Types of Sealer for a Deck


Decks made from any type of hardwood, common or exotic, are prone to damage and gray coloration from rainfall and sunlight exposure. Most woods will become damaged after a few months of exposure, so the proper coloring stains and sealers should be applied regularly to protect the lumber. Choosing the best type of sealer for your deck depends on how often you are willing to apply new coats.

Epoxy-Based Sealer

  • If your older wood deck has become gray and stained by leaves or marked by weathering, a thorough cleaning can remove these problems. However, exposure to rain and sun will cause the graying to quickly return. Clear epoxy-based sealers help preserve the color of the lumber without pigments that change it, notes Ask the Builder. These products contain special ultraviolet-radiation reflecting or absorbing chemicals that prevent the rays from damaging the underlying wood and changing its color. Clear sealers without these chemicals will protect the wood but allow it to fade and turn gray below the coat of sealer. The epoxy base eliminates the use of natural oils that make decks turn green or black as well.

Clear Oil-Based Sealer

  • For maximum penetration into the wood of your deck without changing the color of the timber, clear oil-based sealers are the best choice, according to Deck Plan Info. Translucent or clear sealers add a glow or luster to the wood and many formulations help protect the wood from algae growth or UV radiation. Like all liquid sealers, they also keep moisture from soaking into the wood and rotting it. Oil-based sealers are harder to clean up, requiring paint thinner or other caustic materials instead of water and soap. Natural-oil sealers without chemicals added for algae protection can also lead to unwanted algae growth that turns a deck green.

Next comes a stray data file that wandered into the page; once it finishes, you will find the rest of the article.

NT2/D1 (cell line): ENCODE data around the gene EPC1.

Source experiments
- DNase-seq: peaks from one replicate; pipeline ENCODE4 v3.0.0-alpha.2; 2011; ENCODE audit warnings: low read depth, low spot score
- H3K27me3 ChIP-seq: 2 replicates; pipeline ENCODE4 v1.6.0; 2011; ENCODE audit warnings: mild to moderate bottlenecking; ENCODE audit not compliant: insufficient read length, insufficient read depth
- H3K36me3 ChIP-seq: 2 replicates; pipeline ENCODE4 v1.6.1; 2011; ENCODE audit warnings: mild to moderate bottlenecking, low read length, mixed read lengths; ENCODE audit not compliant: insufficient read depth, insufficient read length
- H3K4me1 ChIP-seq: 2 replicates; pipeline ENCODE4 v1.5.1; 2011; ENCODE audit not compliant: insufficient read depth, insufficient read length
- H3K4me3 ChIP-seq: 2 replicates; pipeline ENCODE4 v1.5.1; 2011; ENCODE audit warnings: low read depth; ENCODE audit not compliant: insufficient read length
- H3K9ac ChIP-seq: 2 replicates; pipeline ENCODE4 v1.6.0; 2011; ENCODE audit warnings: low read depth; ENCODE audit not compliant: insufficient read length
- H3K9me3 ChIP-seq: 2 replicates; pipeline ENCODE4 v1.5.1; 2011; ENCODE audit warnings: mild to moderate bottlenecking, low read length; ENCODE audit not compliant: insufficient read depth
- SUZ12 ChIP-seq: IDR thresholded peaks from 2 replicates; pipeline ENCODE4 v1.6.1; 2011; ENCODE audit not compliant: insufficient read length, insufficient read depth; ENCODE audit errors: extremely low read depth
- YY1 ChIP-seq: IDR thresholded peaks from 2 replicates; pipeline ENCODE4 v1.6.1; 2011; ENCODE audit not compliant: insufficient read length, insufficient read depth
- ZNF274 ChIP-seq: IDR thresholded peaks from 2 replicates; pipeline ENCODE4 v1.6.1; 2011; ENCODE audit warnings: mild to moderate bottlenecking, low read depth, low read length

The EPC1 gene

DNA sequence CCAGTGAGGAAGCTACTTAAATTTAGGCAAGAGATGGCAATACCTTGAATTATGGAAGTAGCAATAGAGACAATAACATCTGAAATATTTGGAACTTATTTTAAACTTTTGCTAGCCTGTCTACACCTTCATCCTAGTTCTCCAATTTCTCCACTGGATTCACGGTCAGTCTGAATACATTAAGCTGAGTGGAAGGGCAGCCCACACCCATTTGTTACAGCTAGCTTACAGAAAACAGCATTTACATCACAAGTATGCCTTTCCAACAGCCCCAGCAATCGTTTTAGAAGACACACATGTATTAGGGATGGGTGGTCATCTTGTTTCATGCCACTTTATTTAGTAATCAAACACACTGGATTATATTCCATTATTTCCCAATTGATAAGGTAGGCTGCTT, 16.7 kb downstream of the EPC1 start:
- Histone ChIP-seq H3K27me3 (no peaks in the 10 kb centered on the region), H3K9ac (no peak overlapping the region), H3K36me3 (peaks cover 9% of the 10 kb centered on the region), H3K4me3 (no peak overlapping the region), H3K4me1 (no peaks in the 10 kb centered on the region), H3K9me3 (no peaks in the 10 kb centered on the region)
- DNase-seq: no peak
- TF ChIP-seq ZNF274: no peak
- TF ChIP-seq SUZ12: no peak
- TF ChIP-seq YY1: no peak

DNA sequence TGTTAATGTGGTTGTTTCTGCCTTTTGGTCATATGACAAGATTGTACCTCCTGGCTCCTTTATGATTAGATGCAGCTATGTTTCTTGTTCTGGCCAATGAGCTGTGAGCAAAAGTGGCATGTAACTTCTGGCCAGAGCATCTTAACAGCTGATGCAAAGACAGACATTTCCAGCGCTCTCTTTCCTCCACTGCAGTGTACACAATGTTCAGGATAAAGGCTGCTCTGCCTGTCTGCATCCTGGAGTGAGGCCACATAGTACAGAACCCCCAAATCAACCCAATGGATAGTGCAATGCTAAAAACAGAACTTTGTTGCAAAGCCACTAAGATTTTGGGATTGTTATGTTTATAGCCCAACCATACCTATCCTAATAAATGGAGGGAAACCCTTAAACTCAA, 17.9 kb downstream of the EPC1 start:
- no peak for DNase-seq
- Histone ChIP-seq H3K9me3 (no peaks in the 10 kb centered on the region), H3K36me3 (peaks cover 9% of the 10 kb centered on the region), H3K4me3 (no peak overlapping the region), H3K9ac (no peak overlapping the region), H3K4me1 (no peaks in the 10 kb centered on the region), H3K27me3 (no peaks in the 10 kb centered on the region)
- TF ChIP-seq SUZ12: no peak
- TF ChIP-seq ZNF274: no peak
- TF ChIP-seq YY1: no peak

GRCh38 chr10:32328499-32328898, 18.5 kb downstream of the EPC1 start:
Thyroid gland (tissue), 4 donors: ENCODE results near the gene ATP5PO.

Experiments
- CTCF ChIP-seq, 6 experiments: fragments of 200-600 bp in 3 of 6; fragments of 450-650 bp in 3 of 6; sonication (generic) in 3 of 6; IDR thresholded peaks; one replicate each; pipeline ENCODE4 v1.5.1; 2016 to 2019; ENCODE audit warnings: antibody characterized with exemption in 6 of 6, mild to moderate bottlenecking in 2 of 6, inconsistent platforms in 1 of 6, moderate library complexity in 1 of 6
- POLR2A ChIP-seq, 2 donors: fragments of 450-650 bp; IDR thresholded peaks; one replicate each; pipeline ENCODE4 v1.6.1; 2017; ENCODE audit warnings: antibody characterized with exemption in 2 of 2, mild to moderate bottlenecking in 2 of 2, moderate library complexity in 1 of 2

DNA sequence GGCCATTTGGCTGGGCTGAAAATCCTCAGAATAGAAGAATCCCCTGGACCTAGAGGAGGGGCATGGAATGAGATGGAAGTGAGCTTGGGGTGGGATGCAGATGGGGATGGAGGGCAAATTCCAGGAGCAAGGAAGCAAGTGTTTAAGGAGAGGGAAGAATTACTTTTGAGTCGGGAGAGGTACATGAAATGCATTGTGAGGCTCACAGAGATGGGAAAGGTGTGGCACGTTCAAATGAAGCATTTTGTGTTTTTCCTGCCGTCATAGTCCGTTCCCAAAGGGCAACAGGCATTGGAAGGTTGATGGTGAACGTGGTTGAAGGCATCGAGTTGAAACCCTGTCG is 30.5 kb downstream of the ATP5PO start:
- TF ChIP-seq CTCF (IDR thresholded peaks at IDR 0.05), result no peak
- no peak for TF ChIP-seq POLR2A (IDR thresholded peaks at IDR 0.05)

Colored Stains

  • Opaque or partially colored sealers and stains can make a pine deck the color of expensive hardwoods, but they have their own special challenges. Completely opaque colored sealers act like paint, notes the Home Addition Plus website, but they also peel and chip quickly and require annual re-applications. Semi-translucent stains are a more popular choice for coloring exterior wood. These show the natural grain of the wood through the color and will last years without re-application. Some stains have sealer added to the mixture already for a one-step application process, while others require a top coat of a clear sealer.

Latex-Based Sealers

  • Oil-based sealers require chemicals to clean brushes and spills, while clear epoxy-based sealers require only water. Latex-based sealers are water-based and require only water for cleanup. They are offered in solid and translucent colors like oil-based sealers. If easy cleanup is a primary concern for you, and you would like to stain or color your deck, latex-based products make the best choice.

Related Searches


  • Photo Credit deck image by Albert Lozano from Fotolia.com
Promoted By Zergnet


You May Also Like

  • Preservatives & Wood Deck Sealers

    A wood deck is a valuable improvement on a property. It provides an enjoyable enhancement to the outdoor environment of the home,...

  • How to Clear Coat a Deck

    With proper care and maintenance, your wood deck can stay attractive and last for many good years. Because of the horizontal surfaces...

  • How to Seal Cedar Decks

    Cedar decks provide a sturdy and rich-colored wood addition to the home. Cedar, like most woods, require a yearly application of water...

  • Water-Based Vs. Oil-Based Deck Sealant

    Sealing your deck should be a regular part of your home maintenance routine. A deck that is not sealed, or whose sealant...

  • Which is Best: a Pool Deck Sealer or Stain

    Pool decks present a different strategy than a regular deck when considering finishing options. Wood can be left to age to a...

Related Searches

Check It Out

22 DIY Ways to Update Your Home on a Small Budget

Is DIY in your DNA? Become part of our maker community.
Submit Your Work!